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A serial bond offering whose bonds with earlier maturity dates have higher yields than bonds with later maturity dates.
Copyright © 2012, Campbell R. Harvey. All Rights Reserved.
Inverted Yield Curve
A yield curve in which the long-term yields on bonds are lower than short-term yields. A normal yield curve trends upward because bondholders expect a larger interest rate for a longer investment; however, if a yield curve turns negative, it indicates that the market believes that demand for long-term debt securities is increasing or will increase, which will drive yields downward. Higher demand for bonds usually occurs when investors believe that stock prices will fall. As a result, an inverted yield curve is a highly bearish indicator and indeed is seen as a predictor of a coming recession. An inverted yield curve is the rarest yield curve. It is also called a negative yield curve.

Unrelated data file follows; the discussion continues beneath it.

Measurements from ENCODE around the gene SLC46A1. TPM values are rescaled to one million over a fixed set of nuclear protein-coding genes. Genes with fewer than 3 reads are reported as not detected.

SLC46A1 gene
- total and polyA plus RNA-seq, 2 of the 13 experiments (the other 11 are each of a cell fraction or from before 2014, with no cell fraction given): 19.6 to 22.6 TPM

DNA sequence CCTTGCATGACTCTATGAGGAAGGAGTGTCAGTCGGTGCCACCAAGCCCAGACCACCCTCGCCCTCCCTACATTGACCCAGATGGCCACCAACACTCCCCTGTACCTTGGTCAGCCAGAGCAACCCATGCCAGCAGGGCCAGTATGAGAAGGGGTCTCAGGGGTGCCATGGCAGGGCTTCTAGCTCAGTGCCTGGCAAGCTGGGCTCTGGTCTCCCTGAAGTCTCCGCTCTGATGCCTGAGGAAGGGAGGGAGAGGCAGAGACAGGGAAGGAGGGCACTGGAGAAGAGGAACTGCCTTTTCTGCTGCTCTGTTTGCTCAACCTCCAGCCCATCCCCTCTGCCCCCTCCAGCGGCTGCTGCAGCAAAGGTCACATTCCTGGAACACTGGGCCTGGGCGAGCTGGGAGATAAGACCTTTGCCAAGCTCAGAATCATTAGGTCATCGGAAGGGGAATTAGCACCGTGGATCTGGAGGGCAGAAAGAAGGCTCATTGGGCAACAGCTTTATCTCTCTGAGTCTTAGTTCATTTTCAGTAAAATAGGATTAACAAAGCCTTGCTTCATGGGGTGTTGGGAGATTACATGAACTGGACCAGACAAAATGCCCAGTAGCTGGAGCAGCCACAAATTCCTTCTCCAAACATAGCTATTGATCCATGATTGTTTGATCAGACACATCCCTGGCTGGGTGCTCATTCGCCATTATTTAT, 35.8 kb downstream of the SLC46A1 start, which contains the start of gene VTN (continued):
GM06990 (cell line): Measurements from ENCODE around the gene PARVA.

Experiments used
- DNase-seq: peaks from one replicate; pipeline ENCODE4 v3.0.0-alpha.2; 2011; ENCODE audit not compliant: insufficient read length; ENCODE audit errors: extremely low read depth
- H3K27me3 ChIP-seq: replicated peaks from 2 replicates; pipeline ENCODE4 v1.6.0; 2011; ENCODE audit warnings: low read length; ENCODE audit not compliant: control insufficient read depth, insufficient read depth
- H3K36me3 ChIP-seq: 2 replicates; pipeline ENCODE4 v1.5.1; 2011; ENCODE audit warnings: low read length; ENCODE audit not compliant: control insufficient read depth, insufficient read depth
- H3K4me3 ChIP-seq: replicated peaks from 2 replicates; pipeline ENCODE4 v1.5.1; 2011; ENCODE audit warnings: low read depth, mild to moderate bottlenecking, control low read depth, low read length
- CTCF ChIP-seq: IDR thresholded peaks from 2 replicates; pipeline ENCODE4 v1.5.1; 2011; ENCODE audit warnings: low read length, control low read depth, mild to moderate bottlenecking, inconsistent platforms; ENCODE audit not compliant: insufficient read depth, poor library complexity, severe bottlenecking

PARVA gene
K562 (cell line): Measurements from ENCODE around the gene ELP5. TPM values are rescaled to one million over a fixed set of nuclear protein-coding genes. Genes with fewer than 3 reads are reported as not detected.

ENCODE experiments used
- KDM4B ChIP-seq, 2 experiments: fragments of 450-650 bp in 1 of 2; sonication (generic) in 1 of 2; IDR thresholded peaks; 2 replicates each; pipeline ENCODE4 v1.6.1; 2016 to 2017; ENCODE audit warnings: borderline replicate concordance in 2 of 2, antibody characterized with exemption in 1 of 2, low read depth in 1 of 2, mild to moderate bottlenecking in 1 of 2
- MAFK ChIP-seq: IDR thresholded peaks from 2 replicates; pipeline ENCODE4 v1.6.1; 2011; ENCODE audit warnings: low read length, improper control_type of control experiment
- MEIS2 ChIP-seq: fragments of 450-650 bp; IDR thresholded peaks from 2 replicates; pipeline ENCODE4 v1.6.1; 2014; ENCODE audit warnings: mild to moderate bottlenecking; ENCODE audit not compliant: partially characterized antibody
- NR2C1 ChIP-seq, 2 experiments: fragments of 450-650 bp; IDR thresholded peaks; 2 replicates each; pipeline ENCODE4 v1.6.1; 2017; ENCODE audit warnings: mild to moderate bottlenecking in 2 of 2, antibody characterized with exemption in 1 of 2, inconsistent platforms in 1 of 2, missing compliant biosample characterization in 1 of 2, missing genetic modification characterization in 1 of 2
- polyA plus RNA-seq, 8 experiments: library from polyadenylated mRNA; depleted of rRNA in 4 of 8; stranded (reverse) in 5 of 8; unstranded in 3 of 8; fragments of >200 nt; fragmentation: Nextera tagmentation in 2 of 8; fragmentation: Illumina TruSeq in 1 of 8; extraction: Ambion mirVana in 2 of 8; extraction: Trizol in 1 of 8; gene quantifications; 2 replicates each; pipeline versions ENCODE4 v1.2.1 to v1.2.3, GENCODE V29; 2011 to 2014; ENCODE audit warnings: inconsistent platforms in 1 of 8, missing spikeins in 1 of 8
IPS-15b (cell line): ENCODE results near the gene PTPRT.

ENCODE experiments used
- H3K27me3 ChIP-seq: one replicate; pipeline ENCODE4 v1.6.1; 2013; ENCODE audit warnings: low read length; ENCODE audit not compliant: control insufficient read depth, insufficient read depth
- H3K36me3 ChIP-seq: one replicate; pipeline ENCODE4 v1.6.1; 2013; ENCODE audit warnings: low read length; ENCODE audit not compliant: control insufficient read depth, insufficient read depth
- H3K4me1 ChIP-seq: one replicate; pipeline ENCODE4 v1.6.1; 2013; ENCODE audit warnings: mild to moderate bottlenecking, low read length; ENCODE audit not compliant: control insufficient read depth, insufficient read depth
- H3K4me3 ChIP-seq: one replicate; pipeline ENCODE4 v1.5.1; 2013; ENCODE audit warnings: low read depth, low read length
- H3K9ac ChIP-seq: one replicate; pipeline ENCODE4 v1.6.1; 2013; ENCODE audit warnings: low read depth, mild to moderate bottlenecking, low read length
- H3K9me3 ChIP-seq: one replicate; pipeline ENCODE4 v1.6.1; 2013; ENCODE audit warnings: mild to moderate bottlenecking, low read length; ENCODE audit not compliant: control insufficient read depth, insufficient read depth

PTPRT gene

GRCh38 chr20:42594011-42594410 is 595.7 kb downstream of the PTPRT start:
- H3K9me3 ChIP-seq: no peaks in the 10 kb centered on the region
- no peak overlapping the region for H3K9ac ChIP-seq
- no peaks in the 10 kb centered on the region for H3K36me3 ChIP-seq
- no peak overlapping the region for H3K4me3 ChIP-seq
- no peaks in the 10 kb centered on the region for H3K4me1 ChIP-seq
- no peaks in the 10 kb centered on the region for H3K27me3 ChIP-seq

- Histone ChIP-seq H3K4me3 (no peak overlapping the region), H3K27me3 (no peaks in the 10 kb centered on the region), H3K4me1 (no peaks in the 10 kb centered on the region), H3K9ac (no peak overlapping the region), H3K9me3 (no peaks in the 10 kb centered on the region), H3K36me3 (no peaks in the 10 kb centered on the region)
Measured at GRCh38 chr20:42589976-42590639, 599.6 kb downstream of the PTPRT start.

Farlex Financial Dictionary. © 2012 Farlex, Inc. All Rights Reserved
An issue of serial bonds having yields on short-term securities that exceed yields on long-term securities. An inverted scale is generally caused when investors judge interest rates to be unusually high and expect them to fall.
Wall Street Words: An A to Z Guide to Investment Terms for Today's Investor by David L. Scott. Copyright © 2003 by Houghton Mifflin Company. Published by Houghton Mifflin Company. All rights reserved. All rights reserved.